It's also been a place where I have made several good online friendships - people from around the world who one day I would love to meet up in person - much like many of the fine bloggers who visit these pages.

One such person, is Argentinian-born architect, Nicolas Marino, who likes to go off adventuring on his bicycle in various parts of the world. And one of his favourite places seems to be Tibet.

The photographs he takes are just stunning. They wouldn't look out of place in National Geographic, and I'm constantly nagging him to make a book of them, just so I can buy a copy. has been running a competition over the past few months, and the results were just announced on Monday evening, and to my delight, not only did Nico win, but he won it with this photo, which is one of my all time favourites:

Awakening by Nicolas Marino - worth clicking on for a larger version

It was taken early in the morning after he'd spent the night with a nomadic Tibetan family in their tent. In an earlier forum post, he'd written of the encounter:

"One day during the last trip in Tibet, I camped at the end of the day right before a storm, i had camped quite close to a tent where Tibetan nomads, who take care of their yak herds, live. A few minutes after I had got in my tent and started to snow, the man came to look for me and there was no way he would let me stay there alone. He took me in with his lovely family, they all live inside the tent where the floor is wet grass, the mattresses are arranged around the stove, a few boxes with belongings, a lovely poster of the Dalai Lama, and that's about it. Husband, wife, three kids and the dogs, once I got in, it was like being part of the family, we had a very big dinner they cooked for me. They treated me like one of them and when we went to sleep, the man pointed me to my mattress and put a huge pile of warm blankets and arranged them around my face like my dad used to do when I was a kid, just to make sure I'd sleep comfortable. In the morning, other friends from tents around the area would come to visit and to drink tea with us. The saw me leave, they wouldn't stop giving me things to eat."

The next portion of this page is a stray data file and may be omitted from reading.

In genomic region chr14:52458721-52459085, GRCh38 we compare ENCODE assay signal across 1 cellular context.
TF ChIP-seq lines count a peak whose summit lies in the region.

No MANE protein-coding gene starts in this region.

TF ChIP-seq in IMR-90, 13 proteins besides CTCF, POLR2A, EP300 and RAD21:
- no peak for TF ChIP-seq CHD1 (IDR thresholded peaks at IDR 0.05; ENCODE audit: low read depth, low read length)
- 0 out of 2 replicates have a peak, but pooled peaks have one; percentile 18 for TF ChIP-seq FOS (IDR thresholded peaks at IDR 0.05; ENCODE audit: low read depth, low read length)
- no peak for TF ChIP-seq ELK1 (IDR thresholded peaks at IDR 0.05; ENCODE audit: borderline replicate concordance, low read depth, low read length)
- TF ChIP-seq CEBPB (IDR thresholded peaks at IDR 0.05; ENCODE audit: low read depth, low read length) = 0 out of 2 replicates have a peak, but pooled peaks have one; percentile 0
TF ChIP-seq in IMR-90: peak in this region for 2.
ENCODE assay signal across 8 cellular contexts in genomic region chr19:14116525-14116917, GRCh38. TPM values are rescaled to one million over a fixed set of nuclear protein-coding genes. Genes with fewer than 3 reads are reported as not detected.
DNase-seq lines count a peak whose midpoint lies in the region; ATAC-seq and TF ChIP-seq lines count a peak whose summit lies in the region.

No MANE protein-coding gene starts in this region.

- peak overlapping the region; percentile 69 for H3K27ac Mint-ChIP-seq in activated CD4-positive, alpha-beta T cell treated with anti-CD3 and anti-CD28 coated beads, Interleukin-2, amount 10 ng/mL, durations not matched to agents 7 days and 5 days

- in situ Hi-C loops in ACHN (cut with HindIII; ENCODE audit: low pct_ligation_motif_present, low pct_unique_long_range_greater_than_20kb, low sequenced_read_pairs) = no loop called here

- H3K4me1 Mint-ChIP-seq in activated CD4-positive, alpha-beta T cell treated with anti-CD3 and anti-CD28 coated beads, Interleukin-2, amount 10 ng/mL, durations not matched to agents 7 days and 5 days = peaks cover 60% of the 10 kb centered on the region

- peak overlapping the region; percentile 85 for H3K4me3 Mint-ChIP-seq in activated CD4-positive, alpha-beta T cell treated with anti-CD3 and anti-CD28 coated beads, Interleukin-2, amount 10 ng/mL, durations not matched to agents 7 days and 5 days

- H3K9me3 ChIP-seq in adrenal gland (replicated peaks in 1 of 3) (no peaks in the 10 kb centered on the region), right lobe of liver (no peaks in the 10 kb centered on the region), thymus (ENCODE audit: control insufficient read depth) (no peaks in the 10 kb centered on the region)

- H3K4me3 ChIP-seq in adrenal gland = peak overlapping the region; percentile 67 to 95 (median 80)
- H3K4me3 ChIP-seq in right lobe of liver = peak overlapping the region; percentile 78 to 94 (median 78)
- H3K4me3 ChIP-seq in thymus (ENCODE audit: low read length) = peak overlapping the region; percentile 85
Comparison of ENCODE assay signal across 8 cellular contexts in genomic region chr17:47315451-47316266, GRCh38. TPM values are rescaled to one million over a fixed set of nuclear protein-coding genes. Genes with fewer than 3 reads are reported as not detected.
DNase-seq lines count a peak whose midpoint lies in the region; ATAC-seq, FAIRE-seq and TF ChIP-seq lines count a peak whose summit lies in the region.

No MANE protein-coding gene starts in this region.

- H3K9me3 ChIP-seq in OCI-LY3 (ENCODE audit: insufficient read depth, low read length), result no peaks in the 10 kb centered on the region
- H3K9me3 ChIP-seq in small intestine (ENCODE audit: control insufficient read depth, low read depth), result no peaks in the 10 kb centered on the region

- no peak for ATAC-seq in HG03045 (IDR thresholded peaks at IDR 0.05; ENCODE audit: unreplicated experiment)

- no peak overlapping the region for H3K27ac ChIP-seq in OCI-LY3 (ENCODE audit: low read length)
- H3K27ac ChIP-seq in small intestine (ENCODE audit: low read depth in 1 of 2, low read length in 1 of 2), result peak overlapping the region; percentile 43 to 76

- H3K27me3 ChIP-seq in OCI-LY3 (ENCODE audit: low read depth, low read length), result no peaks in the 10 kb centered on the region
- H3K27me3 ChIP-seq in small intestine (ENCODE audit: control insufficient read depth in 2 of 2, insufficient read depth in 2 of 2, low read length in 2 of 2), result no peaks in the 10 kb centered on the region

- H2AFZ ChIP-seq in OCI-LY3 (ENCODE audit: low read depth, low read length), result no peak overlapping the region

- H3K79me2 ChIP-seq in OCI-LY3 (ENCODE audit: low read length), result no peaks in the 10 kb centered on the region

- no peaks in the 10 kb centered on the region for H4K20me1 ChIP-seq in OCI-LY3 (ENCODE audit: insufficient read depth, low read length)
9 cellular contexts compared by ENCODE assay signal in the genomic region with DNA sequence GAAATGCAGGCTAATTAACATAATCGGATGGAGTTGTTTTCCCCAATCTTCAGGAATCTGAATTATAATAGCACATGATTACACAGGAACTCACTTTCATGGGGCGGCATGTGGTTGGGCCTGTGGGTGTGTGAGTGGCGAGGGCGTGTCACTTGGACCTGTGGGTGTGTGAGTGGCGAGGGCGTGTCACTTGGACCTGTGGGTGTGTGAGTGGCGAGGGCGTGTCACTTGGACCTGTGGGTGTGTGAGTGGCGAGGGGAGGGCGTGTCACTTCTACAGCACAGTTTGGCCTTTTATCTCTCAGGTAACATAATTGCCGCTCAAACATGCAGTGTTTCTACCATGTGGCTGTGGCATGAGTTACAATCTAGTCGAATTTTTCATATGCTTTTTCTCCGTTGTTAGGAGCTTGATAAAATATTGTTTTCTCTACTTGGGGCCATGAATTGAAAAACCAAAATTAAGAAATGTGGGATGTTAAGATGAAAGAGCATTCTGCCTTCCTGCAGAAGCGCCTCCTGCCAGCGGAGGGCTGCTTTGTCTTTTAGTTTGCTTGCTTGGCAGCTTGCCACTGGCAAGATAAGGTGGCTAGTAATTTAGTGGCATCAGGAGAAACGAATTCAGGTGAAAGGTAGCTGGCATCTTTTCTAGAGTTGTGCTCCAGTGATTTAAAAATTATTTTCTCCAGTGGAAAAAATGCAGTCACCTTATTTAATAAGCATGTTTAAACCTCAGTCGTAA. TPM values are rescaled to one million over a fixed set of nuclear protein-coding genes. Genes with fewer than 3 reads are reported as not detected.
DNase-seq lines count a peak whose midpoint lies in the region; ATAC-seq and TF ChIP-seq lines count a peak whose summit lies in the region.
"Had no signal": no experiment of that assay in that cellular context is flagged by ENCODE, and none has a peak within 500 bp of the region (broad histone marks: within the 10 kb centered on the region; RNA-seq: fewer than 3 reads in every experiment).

Congratulations on winning the competition, Nico, and I hope that one day you will find yourself in Scotland where you can share some of your tales in front of a log fire with a dram of single malt.

For more of Nico's images on, visit his portfolio here:

And for more stunning images to keep you occupied for hours, visit his Flickr site here:

Thursday, December 01, 2011

Who’s watching who?

I much prefer taking photos where the subject is staring straight into the camera. It means the viewer of the photo gets the feeling they are being watched while they look.

In this case, however, a TV cameraman was filming me while I was taking a photo of the director. So the viewer is not only being stared at, but is being filmed too (I’ll explain why they were there in a couple of months – but before you get excited, it’s only a small role in a documentary being made for BBC Alba).

For a bit of extra fun, I overlaid an image of a piece of glass that's been sitting in the garden for several months. Finally, giving it a sepia tint makes the photo look a few decades old rather than the few weeks it actually is.

As usual, feel free to click on the image for a larger version